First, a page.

The joy of encrypted, proprietary file formats. There was no way for us to update the “19”s to “20”s for this client by “fixing” the .mdf. The only solution we had was to get the most current .ifd from the backup, create an .mdf from this version, merge it and compare the result with the current production version, then use the Design tool, make the adjustments based on our visual comparison, recompile with “20”s instead of “19”s … and hope for the best that we hadn’t missed anything. Bottom line: It took about four weeks to reapply the lost changes and to make their forms Y2K ready.

Unfortunately, many other popular Form products use proprietary and (most of the time) encrypted file formats.

When Adobe knew that it was time to start thinking about an Adobe Central successor, they created the product LiveCycle Output and based it on the XFA architecture, which was originally “invented” by JetForm. This form’s software was one of the early adoptions for creating and storing form templates and data files in an open file format. Today, the overwhelming majority of enterprise customers will not even consider buying a product that uses proprietary or encrypted data and template files (not to mention customers want to run their business on the platform of their choice and may even switch platforms after they purchase business software or forms software).

In LiveCycle Output, the form definitions were stored as XML with a file extension of .xdp. Here is a sample of a field object:

         <field name=”CONTACT” y=”34.202mm” x=”5.287mm” w=”63.214mm” h=”6.191mm” access=”readOnly”>



                 <border presence=”hidden”>

                     <?templateDesigner StyleID aped0?></border>




           <font typeface=”Arial”/>

           <margin topInset=”1mm” bottomInset=”1mm” leftInset=”1mm” rightInset=”1mm”/>

           <para vAlign=”middle”/>

           <bind match=”dataRef” ref=”$.CONTACT”/>

           <calculate override=”error”/>


It’s a beautiful thing. Everything is quite obvious. More importantly, there is no compile step. The merge engine reads the .xdp, gets the actual data from an XML data file and produces the desired type of output. LiveCycle Output is no longer marketed as a stand-alone application and core support will end 03/31/2018. It can now only be ordered as part of Adobe’s AEM 6.1 Forms package, whether you need all of it or not.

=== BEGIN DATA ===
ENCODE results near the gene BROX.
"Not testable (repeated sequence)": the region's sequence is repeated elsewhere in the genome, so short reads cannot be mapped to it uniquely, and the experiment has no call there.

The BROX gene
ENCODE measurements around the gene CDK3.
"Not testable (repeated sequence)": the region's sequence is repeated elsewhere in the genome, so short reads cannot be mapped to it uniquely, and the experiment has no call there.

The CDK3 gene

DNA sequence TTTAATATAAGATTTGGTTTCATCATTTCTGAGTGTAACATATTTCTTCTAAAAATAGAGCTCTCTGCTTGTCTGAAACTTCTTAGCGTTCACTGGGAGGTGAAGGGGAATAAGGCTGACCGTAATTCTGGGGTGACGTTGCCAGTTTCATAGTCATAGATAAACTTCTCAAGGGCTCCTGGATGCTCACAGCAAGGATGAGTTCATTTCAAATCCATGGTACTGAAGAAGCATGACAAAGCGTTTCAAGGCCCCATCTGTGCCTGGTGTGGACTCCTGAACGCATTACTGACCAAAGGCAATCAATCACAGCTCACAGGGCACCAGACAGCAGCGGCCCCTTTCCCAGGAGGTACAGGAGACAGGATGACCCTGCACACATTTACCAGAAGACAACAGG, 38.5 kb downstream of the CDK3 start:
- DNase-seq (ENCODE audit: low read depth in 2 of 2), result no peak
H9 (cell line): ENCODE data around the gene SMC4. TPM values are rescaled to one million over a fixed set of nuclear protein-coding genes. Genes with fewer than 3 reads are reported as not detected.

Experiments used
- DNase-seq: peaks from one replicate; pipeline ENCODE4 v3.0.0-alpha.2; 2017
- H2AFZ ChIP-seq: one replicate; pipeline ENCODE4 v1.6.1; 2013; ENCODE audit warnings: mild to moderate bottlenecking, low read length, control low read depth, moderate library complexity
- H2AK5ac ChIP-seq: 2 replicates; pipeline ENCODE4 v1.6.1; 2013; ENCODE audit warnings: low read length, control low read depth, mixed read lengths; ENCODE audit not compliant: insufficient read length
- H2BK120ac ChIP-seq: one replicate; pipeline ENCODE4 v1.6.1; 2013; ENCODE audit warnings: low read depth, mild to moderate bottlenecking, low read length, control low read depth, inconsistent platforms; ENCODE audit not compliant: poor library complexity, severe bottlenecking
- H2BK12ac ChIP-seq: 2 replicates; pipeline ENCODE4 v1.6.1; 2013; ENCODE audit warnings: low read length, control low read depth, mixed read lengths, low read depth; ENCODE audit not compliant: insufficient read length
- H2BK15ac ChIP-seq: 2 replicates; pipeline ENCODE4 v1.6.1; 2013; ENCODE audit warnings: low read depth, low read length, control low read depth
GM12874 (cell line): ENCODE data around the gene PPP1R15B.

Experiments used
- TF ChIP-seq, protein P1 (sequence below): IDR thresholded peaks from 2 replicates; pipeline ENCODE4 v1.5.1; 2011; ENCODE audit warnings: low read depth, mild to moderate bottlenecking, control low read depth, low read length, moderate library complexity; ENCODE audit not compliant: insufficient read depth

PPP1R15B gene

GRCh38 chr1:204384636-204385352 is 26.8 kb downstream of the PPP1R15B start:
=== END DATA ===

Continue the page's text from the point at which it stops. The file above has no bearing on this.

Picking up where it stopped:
Another Document software solution that is strictly based on the concept of Open Software Architecture is DocOrigin, which is developed and maintained by the core team of JetForm Central developers. They were well aware that the concept of encrypted and proprietary files had to be a thing of the past. DocOrigin also stores the form templates as XML. Compared with LiveCycle’s .xdp files, DocOrigin’s .xatw files removed a lot of the mostly unnecessary “fluff” which the XFA architecture dictated. A field object in DocOrigin’s .xatw template looks like this:

   <field name=”SHPZIP2″ type=”text” dataType=”string” backgroundColor=”transparent” foregroundColor=”#000000″ visible=”none” shading=”none” singleLine=”yes” allowSplit=”no” global=”no” resizableWidth=”yes” resizableHeight=”no” maxHeight=”0.0 in” lineSpacing=”0.0 in” angle=”0″ justify=”left middle” caseShift=”none”>

     <boundingRect left=”6.801969 in” top=”0.448031 in” width=”1.456693 in” height=”0.354331 in”/>

     <margin left=”0.03937 in” right=”0.03937 in” top=”0.03937 in” bottom=”0.03937 in”/>

     <border visible=”no” color=”#000000″ thickness=”0.008333 in” lineStyle=”solid” edges=”all” radius=”0.0 in”/>

     <font typeface=”Arial” size=”10.000″ italic=”0″ bold=”0″/>


This is human readable and understandable. You know exactly where this field will end up on a page, which font and font-size it uses etc.

Just as in LiveCycle, DocOrigin’s merge process reads the .xatw file directly and produces the desired type of output by merging it with a data XML file. The output from DocOrigin can be one or more of the following simultaneously; PCL, PS, PDF, PDF/UA, PDF/A, HTML, Adaptive HTML and delivers it as print or electronic files.

If you are in the market for a replacement of your obsolete or sunset Document Generation software, ask the software vendor for one of their form template files. Open it with a text editor and see if you can figure out what it means. If you can’t read it or if it doesn’t make any sense, you may want to find a different product. Don’t let yourself be held captive by proprietary and/or encrypted file formats.

Alex Riess is Chief Technology Officer of Eclipse Corporation. Alex is a certified trainer and developer of Adobe LiveCycle and DocOrigin software. Alex and his team have assisted many of the world's largest companies in solving their electronic form, document and label challenges.

For more info please send your request to Info@EclipseCorp.US.